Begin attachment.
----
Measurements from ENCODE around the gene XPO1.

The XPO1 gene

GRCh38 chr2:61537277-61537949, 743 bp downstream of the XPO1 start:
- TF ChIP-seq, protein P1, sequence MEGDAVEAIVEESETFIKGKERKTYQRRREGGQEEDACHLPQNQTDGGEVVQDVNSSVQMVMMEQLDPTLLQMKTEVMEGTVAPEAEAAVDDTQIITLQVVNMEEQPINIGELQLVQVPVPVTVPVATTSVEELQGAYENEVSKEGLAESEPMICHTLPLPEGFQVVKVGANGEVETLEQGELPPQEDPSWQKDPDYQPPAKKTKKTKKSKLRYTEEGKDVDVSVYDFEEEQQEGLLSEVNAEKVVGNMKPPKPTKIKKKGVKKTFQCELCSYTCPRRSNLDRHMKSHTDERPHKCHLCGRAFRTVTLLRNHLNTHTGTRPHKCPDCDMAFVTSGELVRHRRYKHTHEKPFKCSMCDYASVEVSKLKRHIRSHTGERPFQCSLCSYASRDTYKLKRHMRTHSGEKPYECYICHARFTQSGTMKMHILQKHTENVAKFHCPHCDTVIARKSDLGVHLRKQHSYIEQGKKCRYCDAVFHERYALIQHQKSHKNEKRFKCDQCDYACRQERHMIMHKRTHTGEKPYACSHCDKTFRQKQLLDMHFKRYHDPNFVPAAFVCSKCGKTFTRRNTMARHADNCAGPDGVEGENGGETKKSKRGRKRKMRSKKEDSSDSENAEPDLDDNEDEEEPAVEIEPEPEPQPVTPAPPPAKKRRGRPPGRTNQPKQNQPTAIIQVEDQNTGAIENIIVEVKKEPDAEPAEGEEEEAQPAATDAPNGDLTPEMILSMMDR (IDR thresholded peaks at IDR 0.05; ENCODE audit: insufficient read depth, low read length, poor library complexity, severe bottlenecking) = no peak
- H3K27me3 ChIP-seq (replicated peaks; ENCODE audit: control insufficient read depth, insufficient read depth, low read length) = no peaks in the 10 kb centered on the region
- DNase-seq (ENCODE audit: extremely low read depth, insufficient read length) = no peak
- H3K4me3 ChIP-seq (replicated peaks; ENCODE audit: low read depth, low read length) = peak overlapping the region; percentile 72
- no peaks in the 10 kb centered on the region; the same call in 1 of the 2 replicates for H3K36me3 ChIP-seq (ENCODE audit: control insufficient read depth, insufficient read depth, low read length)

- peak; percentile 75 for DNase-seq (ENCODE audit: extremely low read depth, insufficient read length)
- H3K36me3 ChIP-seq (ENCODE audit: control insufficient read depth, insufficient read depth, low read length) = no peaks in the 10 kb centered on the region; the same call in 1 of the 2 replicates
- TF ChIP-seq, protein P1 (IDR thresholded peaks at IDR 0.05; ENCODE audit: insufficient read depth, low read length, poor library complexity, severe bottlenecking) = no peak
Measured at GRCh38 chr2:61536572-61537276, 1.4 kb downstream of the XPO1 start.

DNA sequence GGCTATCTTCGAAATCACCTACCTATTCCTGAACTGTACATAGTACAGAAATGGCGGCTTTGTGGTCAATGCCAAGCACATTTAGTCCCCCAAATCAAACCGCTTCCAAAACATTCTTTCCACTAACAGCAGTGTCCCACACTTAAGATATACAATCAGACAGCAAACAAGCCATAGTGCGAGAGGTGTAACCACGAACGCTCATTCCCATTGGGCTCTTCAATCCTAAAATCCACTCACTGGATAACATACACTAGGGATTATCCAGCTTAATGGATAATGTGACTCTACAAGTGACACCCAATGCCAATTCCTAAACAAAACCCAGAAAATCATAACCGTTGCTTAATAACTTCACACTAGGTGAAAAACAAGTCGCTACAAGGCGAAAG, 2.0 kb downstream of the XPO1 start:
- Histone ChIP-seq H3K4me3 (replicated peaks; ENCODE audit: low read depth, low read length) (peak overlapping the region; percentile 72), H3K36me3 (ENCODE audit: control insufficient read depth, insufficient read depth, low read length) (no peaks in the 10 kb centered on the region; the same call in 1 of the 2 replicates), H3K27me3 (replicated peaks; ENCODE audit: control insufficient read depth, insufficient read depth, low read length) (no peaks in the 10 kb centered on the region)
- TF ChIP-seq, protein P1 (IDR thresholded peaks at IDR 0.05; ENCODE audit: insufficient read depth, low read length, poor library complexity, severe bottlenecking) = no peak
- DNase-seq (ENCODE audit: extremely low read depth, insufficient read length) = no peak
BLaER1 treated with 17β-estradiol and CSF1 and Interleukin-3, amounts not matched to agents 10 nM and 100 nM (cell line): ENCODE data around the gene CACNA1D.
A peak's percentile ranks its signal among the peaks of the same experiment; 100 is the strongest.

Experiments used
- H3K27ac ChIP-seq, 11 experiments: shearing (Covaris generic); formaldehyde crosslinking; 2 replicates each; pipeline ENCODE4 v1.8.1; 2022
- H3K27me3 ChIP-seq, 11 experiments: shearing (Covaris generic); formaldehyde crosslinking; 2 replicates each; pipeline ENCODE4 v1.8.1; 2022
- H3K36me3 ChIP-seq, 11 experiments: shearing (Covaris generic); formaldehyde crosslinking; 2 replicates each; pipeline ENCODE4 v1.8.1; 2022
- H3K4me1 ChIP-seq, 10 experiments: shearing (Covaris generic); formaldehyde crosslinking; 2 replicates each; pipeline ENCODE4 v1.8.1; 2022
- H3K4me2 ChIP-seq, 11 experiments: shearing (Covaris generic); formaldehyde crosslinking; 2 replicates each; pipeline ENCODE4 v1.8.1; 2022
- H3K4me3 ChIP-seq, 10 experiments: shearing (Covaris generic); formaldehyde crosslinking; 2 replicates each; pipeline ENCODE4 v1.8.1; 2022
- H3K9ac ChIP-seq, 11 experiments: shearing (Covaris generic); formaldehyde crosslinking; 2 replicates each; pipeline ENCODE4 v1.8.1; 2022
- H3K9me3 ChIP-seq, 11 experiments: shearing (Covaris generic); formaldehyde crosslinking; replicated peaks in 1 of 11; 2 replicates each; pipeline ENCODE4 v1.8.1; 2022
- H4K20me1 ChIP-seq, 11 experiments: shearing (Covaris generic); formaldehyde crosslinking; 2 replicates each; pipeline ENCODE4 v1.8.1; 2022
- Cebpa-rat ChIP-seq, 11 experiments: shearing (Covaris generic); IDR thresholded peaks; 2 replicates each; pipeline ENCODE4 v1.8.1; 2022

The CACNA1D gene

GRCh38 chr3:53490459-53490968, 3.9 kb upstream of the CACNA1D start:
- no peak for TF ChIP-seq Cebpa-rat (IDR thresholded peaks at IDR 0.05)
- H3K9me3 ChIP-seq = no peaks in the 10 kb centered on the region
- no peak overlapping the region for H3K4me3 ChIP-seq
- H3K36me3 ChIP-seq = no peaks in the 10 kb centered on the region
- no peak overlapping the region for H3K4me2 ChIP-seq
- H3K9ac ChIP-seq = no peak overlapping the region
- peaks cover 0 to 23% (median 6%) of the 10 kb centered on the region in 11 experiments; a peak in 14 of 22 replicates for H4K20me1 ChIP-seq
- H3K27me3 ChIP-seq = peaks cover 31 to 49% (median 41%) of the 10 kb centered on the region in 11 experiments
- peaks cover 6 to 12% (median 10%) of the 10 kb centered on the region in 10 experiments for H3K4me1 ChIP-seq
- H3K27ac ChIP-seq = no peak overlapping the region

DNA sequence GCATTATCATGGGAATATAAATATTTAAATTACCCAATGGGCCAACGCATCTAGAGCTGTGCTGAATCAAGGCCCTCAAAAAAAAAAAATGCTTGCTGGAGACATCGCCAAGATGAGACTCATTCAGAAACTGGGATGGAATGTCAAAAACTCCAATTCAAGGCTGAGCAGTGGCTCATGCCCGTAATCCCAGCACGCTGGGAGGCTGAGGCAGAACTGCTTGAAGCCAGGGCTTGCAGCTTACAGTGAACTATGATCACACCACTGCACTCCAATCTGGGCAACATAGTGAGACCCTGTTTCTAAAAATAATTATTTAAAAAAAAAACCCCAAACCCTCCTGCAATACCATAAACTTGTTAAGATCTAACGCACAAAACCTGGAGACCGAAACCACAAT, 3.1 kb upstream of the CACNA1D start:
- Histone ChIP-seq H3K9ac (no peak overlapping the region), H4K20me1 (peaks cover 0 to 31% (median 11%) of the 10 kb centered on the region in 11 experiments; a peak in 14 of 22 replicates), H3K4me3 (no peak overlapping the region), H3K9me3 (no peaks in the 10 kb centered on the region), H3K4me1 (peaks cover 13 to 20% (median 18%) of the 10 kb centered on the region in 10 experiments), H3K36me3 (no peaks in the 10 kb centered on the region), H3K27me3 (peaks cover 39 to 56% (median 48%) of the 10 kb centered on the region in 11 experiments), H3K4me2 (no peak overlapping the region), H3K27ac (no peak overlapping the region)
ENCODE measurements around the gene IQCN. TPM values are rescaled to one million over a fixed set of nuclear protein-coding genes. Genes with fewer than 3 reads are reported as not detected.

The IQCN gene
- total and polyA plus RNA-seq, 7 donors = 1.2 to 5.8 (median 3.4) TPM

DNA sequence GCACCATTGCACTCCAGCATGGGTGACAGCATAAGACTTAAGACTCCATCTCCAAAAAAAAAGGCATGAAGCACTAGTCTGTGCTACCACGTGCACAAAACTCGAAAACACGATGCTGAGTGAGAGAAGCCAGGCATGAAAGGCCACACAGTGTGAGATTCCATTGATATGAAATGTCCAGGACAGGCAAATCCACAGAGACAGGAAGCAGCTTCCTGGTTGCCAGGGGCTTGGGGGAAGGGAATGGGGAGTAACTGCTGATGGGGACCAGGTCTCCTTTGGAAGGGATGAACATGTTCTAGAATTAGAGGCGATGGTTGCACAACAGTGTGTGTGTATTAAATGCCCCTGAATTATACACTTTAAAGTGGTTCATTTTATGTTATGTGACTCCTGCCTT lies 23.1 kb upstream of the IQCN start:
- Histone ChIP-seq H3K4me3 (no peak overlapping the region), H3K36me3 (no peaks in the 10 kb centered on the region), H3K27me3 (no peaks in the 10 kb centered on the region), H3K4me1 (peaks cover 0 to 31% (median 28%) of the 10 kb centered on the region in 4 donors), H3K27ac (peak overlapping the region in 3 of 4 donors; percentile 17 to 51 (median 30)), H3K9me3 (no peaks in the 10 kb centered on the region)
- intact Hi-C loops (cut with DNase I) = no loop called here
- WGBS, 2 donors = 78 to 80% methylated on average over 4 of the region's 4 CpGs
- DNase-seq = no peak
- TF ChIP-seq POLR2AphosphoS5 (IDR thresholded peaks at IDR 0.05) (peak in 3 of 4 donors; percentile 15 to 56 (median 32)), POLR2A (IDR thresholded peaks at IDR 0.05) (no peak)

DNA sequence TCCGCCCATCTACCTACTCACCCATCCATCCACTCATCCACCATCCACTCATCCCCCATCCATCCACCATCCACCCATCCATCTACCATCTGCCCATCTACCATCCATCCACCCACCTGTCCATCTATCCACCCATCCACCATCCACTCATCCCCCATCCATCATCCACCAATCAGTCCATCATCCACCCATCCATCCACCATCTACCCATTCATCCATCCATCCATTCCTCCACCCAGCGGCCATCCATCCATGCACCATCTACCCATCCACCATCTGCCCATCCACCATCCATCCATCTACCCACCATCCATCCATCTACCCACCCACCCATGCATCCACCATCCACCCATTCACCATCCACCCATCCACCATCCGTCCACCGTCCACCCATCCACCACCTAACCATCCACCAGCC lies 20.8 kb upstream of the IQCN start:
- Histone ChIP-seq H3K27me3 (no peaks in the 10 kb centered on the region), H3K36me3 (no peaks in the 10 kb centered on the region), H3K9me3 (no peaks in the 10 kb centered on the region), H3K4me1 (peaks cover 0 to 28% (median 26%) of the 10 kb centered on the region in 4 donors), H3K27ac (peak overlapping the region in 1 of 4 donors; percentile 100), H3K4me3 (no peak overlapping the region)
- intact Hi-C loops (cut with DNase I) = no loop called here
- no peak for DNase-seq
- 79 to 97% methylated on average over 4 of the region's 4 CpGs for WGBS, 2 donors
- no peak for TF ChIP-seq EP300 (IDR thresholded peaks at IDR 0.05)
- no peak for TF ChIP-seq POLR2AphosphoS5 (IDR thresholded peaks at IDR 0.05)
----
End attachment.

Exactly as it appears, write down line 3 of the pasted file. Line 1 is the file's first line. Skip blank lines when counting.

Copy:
GRCh38 chr2:61537277-61537949, 743 bp downstream of the XPO1 start: